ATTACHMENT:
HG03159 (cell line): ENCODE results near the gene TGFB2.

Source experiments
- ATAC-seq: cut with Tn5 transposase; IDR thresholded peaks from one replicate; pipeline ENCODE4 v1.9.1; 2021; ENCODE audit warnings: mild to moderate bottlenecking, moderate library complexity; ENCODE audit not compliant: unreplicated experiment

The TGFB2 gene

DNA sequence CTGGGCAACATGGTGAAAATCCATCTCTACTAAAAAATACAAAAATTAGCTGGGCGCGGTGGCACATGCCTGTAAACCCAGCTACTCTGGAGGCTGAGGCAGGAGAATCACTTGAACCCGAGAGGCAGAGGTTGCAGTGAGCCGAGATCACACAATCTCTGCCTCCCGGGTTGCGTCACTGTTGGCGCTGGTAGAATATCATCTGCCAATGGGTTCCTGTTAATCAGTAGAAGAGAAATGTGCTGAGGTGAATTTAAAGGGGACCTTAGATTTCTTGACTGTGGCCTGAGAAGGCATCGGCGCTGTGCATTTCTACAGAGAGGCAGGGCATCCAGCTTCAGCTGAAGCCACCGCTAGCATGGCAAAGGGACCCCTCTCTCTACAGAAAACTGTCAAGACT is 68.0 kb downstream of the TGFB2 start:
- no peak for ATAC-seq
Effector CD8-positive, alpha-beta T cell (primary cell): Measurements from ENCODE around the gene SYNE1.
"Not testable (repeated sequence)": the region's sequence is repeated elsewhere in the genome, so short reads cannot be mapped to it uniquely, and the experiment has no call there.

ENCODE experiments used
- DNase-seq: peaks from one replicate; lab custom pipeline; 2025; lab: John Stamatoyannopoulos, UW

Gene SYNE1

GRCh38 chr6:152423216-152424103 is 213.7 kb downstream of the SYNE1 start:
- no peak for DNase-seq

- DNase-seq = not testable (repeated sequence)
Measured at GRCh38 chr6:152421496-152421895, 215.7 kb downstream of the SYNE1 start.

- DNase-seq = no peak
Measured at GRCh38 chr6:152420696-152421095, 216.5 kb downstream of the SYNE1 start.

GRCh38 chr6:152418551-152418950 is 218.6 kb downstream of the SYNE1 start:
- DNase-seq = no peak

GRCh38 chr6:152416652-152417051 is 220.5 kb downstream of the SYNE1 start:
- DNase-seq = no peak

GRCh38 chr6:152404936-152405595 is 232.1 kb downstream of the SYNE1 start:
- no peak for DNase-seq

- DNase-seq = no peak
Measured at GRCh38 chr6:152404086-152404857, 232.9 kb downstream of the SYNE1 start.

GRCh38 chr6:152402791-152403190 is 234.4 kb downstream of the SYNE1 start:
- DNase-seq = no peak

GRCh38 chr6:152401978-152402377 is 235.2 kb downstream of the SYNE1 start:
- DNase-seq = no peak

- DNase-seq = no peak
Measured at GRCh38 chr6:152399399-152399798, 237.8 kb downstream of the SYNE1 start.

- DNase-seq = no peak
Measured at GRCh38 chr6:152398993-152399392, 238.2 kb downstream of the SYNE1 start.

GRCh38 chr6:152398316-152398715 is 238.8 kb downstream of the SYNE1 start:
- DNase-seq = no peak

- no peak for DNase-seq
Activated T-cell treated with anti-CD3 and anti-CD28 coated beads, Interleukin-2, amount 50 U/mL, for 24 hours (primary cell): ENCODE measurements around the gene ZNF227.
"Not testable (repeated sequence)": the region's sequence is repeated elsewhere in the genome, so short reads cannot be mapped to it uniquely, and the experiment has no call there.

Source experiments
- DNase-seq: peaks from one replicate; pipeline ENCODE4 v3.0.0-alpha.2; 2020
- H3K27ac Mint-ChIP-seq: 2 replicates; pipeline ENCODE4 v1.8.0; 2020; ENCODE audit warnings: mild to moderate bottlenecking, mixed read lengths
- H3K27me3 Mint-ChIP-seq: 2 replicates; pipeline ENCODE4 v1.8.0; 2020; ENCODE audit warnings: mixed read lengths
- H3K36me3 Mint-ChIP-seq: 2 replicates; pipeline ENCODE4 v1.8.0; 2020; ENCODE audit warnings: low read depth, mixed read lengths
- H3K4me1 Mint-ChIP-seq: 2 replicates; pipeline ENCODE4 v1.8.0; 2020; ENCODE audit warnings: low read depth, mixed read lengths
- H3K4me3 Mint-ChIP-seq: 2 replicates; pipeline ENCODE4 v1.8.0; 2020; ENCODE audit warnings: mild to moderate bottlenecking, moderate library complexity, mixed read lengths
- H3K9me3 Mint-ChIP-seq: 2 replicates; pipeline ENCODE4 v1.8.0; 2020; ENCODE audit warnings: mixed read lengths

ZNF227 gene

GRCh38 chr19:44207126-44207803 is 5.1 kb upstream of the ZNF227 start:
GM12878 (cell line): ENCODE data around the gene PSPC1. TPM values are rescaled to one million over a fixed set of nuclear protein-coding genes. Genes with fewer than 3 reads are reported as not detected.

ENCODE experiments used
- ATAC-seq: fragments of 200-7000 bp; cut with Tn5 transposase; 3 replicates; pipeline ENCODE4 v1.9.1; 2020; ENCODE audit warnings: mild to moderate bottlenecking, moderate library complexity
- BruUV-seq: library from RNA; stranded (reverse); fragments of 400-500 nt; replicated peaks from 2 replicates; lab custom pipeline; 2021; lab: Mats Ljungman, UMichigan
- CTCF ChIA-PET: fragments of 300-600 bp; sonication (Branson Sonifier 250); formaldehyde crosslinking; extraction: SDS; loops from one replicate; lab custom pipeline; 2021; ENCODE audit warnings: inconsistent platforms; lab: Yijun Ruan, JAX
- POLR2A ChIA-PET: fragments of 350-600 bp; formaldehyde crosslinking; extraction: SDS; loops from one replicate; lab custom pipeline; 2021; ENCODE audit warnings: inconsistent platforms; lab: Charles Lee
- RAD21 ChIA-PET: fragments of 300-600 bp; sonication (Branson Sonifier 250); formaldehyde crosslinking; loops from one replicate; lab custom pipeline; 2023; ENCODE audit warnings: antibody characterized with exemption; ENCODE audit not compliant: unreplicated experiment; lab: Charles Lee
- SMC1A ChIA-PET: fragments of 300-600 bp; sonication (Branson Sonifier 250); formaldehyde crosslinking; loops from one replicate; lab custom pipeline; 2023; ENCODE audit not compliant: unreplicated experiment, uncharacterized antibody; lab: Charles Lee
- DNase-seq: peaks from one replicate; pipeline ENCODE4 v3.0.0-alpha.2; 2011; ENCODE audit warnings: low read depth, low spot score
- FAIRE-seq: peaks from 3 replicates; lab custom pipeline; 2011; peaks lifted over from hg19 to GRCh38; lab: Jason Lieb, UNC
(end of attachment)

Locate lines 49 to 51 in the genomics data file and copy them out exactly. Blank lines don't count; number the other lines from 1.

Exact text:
GM12878 (cell line): ENCODE data around the gene PSPC1. TPM values are rescaled to one million over a fixed set of nuclear protein-coding genes. Genes with fewer than 3 reads are reported as not detected.

ENCODE experiments used
- ATAC-seq: fragments of 200-7000 bp; cut with Tn5 transposase; 3 replicates; pipeline ENCODE4 v1.9.1; 2020; ENCODE audit warnings: mild to moderate bottlenecking, moderate library complexity